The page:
Dáil Éireann - Volume 637 - 27 June, 2007
Written Answers. - Infectious Diseases.
Deputy Terence Flanagan Deputy Terence Flanagan
Deputy Terence Flanagan asked the Minister for Health and Children further to comments (details supplied) the immediate action she will take to stop the spread of hospital infections such as MRSA; and if she will make a statement on the matter. [17732/07]
Deputy James Reilly Deputy James Reilly
Deputy James Reilly asked the Minister for Health and Children the number of cases of MRSA in each of the past five years; the number of deaths from MRSA that have occurred in each of the past five years; the liabilities that have arisen for the State out of both infections and deaths from MRSA; and if she will make a statement on the matter. [17480/07]
Deputy Kathleen Lynch Deputy Kathleen Lynch
Deputy Kathleen Lynch asked the Minister for Health and Children the figures in respect of the number of cases of MRSA in each of the past three years and to date in 2007; the number of fatalities attributable to MRSA; the steps being taken to reduce the incidence of MRSA; the measures to improve facilities and tackle overcrowding in hospitals that have been made to deal with MRSA; and if she will make a statement on the matter. [17591/07]
Deputy Alan Shatter Deputy Alan Shatter
Deputy Alan Shatter asked the Minister for Health and Children the action she proposes to take to eliminate MRSA from hospitals here. [17482/07]
Deputy Mary Harney Deputy Mary Harney
Deputy Mary Harney: I propose to take Questions Nos. 126, 160, 183 and 185 together.
I share the public concern in relation to Methicillin Resistant Staphylococcus Aureus (MRSA). Tackling Healthcare Associated Infections (HCAIs) including MRSA is a priority for the Government and for the Health Service Executive (HSE). The HSE recently launched its ‘Say No to Infection’ campaign and as a result of this a new HCAI Governance Group was established. This Group will manage the HSEs approach to tackling HCAIs including MRSA and is responsible for reducing infection levels in Ireland’s healthcare facilities. Over the next three to five years the Group aims to reduce HCAIs by 20%, MRSA infections by 30% and antibiotic consumption by 20%.
The HSE has clear hygiene and infection control standards, has undertaken initiatives on reducing antibiotic consumption and education of the public and of health professionals, including a TV and media campaign. In addition, the HSE is currently appointing a number of new infection  control nurses, surveillance scientists and antibiotic pharmacists. These staff will strengthen specialist support for infection control and facilitate the development of the national surveillance system. I have also instructed the HSE that designated private beds should be used where isolation facilities are required for patients who contract a HCAI or MRSA.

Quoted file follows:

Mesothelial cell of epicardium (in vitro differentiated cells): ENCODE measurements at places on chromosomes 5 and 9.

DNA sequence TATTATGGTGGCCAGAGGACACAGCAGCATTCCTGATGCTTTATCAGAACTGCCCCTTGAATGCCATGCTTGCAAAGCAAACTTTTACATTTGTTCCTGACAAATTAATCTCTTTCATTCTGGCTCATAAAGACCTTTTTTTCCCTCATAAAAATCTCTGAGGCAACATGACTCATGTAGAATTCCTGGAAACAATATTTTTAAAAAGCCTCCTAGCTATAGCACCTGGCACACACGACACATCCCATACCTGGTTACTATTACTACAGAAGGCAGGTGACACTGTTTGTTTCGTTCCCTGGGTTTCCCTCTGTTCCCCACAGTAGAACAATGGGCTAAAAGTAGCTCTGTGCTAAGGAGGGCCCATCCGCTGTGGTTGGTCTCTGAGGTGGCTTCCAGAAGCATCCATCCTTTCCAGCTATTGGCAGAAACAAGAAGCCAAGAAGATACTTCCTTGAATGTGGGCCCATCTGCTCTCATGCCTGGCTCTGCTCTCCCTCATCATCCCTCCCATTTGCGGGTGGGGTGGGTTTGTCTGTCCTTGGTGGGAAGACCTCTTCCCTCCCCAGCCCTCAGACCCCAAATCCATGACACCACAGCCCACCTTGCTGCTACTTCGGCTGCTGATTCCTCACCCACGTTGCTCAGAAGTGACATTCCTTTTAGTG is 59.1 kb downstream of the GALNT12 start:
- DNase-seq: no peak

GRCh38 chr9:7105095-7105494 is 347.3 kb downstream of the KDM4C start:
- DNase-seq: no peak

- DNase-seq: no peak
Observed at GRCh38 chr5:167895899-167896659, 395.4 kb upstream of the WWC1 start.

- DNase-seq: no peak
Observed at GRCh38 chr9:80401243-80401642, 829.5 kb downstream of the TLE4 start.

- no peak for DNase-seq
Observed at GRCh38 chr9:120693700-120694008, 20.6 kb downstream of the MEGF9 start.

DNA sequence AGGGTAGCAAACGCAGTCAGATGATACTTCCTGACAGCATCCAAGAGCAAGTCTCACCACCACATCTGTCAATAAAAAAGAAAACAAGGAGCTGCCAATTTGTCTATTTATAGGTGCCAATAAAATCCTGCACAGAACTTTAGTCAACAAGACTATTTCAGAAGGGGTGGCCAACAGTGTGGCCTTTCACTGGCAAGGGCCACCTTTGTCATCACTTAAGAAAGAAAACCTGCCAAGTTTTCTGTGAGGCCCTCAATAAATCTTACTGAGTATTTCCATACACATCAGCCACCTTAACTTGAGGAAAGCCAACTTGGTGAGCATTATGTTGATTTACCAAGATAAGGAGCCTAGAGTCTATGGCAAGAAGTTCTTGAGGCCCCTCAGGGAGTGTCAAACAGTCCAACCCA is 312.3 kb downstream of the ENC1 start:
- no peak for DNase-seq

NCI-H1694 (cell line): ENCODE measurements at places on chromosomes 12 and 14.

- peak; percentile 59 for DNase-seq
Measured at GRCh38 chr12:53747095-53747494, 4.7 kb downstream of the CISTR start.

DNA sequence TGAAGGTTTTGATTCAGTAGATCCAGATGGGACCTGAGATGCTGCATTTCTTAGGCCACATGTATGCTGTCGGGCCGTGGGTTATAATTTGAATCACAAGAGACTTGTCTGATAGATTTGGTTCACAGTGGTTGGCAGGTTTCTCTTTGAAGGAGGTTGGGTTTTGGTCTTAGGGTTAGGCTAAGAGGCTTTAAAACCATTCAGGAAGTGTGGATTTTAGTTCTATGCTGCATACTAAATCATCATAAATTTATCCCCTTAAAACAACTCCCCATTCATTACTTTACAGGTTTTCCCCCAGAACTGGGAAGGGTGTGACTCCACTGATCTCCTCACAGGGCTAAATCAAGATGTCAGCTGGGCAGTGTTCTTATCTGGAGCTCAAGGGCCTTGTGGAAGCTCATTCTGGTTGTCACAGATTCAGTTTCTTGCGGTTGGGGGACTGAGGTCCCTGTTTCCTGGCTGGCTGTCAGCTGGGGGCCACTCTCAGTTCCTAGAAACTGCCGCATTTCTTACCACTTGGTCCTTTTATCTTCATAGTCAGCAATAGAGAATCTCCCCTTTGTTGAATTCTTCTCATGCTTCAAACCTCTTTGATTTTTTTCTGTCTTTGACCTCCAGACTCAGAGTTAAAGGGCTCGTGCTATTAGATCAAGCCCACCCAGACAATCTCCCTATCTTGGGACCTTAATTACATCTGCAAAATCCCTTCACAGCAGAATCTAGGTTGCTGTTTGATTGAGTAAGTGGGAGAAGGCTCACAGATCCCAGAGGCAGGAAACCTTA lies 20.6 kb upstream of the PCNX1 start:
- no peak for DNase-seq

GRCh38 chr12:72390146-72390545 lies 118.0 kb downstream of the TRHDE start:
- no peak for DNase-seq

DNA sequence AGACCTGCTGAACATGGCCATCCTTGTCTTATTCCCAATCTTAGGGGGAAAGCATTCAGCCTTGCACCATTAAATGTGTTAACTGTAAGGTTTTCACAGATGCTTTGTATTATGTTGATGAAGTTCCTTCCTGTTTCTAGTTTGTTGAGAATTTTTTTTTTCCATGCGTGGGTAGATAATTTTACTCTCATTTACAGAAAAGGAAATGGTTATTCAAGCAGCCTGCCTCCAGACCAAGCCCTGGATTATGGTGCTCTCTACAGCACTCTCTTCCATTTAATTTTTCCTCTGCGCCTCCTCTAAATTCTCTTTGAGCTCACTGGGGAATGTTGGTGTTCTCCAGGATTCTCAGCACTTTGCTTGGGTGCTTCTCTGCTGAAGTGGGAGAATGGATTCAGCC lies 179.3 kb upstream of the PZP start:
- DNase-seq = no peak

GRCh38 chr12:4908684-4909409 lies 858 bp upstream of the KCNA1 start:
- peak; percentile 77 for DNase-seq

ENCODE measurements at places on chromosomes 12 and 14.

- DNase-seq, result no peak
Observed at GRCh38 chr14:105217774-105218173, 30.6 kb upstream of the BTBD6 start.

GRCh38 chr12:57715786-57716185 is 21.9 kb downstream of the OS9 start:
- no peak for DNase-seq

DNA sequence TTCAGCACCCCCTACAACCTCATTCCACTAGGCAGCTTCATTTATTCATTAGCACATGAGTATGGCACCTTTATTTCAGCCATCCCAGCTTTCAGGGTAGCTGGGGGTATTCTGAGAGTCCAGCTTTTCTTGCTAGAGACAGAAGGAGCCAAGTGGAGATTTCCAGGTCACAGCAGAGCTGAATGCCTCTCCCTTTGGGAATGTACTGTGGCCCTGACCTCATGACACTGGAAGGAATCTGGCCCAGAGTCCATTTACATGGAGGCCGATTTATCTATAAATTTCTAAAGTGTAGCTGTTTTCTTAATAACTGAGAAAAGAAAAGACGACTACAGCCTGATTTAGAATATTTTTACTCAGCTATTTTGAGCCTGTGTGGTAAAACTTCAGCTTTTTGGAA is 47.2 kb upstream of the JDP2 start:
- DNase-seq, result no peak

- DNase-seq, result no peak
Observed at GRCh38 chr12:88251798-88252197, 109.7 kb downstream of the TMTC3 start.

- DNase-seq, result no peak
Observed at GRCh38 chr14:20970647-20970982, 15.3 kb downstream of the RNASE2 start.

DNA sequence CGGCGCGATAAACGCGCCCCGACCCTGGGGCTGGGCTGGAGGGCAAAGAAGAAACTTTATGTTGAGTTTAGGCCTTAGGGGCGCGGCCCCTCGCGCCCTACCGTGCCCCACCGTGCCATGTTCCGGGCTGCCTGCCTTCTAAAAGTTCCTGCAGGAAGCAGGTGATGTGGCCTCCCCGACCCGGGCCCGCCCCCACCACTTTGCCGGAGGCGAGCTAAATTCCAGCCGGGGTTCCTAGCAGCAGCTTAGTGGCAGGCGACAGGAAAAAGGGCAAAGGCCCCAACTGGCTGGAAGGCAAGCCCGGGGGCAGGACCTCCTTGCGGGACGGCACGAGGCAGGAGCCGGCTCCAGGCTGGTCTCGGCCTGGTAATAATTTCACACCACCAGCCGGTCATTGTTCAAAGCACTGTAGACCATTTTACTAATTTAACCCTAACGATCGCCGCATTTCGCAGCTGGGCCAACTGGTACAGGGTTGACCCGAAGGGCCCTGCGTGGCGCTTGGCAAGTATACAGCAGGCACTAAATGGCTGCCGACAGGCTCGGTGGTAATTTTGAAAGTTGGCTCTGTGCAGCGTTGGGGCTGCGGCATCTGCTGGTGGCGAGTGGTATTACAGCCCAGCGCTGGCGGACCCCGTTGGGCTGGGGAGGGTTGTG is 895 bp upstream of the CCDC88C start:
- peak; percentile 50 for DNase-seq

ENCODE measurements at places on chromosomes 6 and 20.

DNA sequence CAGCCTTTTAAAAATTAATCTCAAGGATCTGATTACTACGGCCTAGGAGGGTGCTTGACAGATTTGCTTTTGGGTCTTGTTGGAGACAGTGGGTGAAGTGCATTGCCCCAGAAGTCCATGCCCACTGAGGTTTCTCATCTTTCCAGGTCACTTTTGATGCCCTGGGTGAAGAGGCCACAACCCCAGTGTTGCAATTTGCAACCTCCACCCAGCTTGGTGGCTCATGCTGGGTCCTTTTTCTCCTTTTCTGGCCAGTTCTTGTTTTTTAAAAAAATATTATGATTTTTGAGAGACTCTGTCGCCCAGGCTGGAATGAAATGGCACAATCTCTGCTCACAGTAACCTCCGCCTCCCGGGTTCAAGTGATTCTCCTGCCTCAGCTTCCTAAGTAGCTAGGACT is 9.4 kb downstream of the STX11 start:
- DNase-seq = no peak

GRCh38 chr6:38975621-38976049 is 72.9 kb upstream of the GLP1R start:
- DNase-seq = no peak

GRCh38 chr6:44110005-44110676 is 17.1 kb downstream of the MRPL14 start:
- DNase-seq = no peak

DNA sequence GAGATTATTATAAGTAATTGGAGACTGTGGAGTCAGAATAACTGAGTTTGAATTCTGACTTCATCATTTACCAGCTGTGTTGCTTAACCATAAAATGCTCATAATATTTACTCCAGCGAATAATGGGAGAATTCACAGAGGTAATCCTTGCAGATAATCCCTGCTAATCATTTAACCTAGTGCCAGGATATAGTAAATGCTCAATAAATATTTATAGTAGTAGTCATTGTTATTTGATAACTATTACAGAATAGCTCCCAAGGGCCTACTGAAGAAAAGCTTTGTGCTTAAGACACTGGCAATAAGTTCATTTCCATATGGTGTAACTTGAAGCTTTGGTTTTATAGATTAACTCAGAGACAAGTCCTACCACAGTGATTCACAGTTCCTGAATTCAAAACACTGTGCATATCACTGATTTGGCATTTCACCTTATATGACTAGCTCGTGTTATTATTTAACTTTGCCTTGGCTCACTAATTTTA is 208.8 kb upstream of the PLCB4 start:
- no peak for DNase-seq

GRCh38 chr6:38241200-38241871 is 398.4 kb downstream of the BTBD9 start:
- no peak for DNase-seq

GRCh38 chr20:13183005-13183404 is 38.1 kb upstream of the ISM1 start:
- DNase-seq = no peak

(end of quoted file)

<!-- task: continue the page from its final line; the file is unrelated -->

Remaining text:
MRSA is not a notifiable disease but the Health Protection Surveillance Centre of the HSE collects data on MRSA. The data is collected on the first episode of blood stream infection per patient per quarter. This system shows that there were 445 cases in 2002, 480 cases in 2003, 553 cases in 2004, 592 cases in 2005 and 588 cases in 2006. There are no figures available to date in relation to 2007.
It is not possible to identify the number of fatalities attributable directly or solely to MRSA as most cases involve significant co-morbidity factors. The State Claims Agency is dealing with a number of claims against the State which involve an element relating to MRSA. However, the matter of liability in such cases has yet to be established. In relation to the issue of overcrowding in hospitals, focused efforts under the Winter initiative scheme have achieved a reduction in the numbers of patients waiting for admission on trolleys in A&E and a reduction in the time those patients spend waiting. Admission lounges have been put in place in a number of hospitals to ensure that patients are treated with dignity while awaiting admission.
A number of new A&E Departments commissioned in 2005/06 have provision for minor injury clinics, including Connolly Hospital, Blanchardstown, Cork University Hospital, St. Vincent’s Hospital and St. James’s Hospital. In 2006, over 1,000 additional extended care places were provided through privately contracted arrangements. In relation to 2007, the HSE has developed proposals to contract a further 450 beds in private nursing homes throughout the country. There are also proposals for an additional 450 beds within the public system. Additional home-care packages have been put in place to facilitate discharge from hospital to the patient’s own home. It is important that people do not remain in hospital any longer than is medically necessary.
While accepting that not all HCAIs are preventable, I am satisfied that significant steps are being taken to reduce the rates of infection and to treat them promptly when they occur. The Department of Health and Children will be monitoring and evaluating the progress being made by the HSE in the management of this issue so that patients can be assured that in the future the risk of contracting an infection will be reduced to the minimum level possible.
Question No. 127 answered with Question No. 96.
 Question No. 128 answered with Question No. 89.
Dáil Éireann 637 Written Answers. Infectious Diseases.